- Trust your instincts. Head to a populated, well-lit area if you think you are being followed while walking. If it is a car following you, try to get its plate number if you can do it safely.
- Choose a hotel or other Fayetteville lodging option that can be trusted. This helps to ensure you can truly expect what was promised by the hotel or resort.
- Look before getting into an elevator in a familiar or unfamiliar location. Choose to stand near the elevator’s controls, which are strategically locally near the exit.
- The Fayetteville Police department offers a variety of online crime prevention suggestions.
- Keep the expensive jewelry hidden or, better yet, leave the jewelry safe at home. Criminals look for ripe opportunities – expensive jewelry is a favorite target.
- If you must travel using public transportation, sit as close to the driver as possible. Stay clear of exits on the bus as this allows someone exiting to quickly grab your purse or laptop as they leave.
- Don’t carry heavy packages that are cumbersome to carry. Burdensome bundles make it challenging to react to danger.
- Keep family and friends updated throughout your trip. Give them a copy of your itinerary, so everyone will know where you will be at any time while traveling to Fayetteville.
So... How Safe Is Fayetteville Really?
Even with moderate crime, the lower than the national average cost of living, hip climate, good schools, and reasonable average home prices, many people negotiate higher crime areas that are inevitably present in urban locations by being proactively cautious.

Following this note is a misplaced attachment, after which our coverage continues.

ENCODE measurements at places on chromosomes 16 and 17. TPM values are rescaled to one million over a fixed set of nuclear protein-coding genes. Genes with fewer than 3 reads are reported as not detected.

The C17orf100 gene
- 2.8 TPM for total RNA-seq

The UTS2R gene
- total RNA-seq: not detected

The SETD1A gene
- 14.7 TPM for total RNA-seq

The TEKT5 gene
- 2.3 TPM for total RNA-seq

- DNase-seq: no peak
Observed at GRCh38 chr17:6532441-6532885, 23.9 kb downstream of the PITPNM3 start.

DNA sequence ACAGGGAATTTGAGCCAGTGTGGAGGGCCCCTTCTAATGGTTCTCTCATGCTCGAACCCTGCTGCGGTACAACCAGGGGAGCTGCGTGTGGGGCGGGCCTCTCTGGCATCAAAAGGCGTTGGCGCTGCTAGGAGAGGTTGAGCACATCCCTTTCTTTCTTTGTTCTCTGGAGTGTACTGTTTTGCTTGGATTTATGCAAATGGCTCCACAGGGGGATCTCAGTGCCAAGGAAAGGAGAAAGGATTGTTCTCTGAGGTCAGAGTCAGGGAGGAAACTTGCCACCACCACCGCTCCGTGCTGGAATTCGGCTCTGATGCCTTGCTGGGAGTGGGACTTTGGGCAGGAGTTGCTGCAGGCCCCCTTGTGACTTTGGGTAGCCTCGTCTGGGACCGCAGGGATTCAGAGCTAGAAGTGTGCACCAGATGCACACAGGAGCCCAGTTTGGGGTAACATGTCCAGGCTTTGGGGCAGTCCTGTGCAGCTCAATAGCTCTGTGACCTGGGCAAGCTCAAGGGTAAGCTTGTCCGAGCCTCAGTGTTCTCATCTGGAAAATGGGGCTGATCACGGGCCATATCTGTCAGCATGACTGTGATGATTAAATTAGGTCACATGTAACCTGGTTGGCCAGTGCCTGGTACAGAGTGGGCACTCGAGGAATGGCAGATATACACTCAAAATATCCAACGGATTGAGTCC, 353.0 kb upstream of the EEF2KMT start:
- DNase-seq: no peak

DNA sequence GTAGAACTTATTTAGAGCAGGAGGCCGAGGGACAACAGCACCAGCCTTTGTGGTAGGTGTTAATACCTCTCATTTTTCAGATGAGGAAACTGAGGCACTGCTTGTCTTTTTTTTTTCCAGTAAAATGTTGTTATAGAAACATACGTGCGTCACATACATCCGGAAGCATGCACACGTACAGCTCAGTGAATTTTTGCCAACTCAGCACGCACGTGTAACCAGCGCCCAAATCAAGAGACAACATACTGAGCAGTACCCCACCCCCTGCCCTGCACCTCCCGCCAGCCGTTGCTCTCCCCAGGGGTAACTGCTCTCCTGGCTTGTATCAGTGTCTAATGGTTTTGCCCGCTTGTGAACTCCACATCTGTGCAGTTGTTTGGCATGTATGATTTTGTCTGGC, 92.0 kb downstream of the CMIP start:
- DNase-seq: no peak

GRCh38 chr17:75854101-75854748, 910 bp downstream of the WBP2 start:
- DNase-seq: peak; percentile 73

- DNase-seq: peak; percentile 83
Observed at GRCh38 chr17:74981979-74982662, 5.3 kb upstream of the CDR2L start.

Like most large cities, travelers should be proactively cautious when in unfamiliar Fayetteville surroundings and mindful at all other times.
The University of Arkansas has its police force, which helps manage and control those areas where students and faculty work and live.
Caution is still advised when traveling alone or at night in unfamiliar places.
How Does Fayetteville Compare?
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The United States Department of State's Consular Affairs Bureau is the federal agency that manages (albeit at a snail’s pace) new and renewal requests for US passports. This route can take weeks (or more) to complete, so check out available private firms that can do it more expeditiously for an additional fee.
Arkansas’ currency is the US Dollar. Those visitors and international travelers to Fayetteville needing foreign currency exchanged can locate a bank/financial institution to complete the exchange. ATMs are readily available, with most merchants accepting debit/credit cards. Airports offer convenient kiosks, although there might be an additional convenience fee.
Arkansas is a four-season state, although its winters tend to be on the mild side (with only one day, on average, where the temperature may fall below zero). The months of May, September, and October are considered the most pleasant times to visit Fayetteville. Fayetteville tends to have a yearly rainfall total (average 47 inches) that exceeds the national average.
Drake Field, once known as the Fayetteville Municipal Airport, offers general aviation to the city. The closest major airport to Fayetteville is Northwest Arkansas Regional Airport. There are six other airports, including the Branson Airport and Tulsa International Airport, within a 90-minute drive from Fayetteville.
Travelers in any location face unfamiliar conditions and customs. This ultimately creates the risk of injury or becoming the victim of a crime. The insurance industry offers travelers insurance coverage that protects travelers from several covered events or losses. Travel insurance may also reimburse for canceled flights or an illness of an insured traveler. Pay attention to the coverage offered because it differs among insurance providers.
Fayetteville Weather Averages (Temperatures)
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Arkansas - Safety by City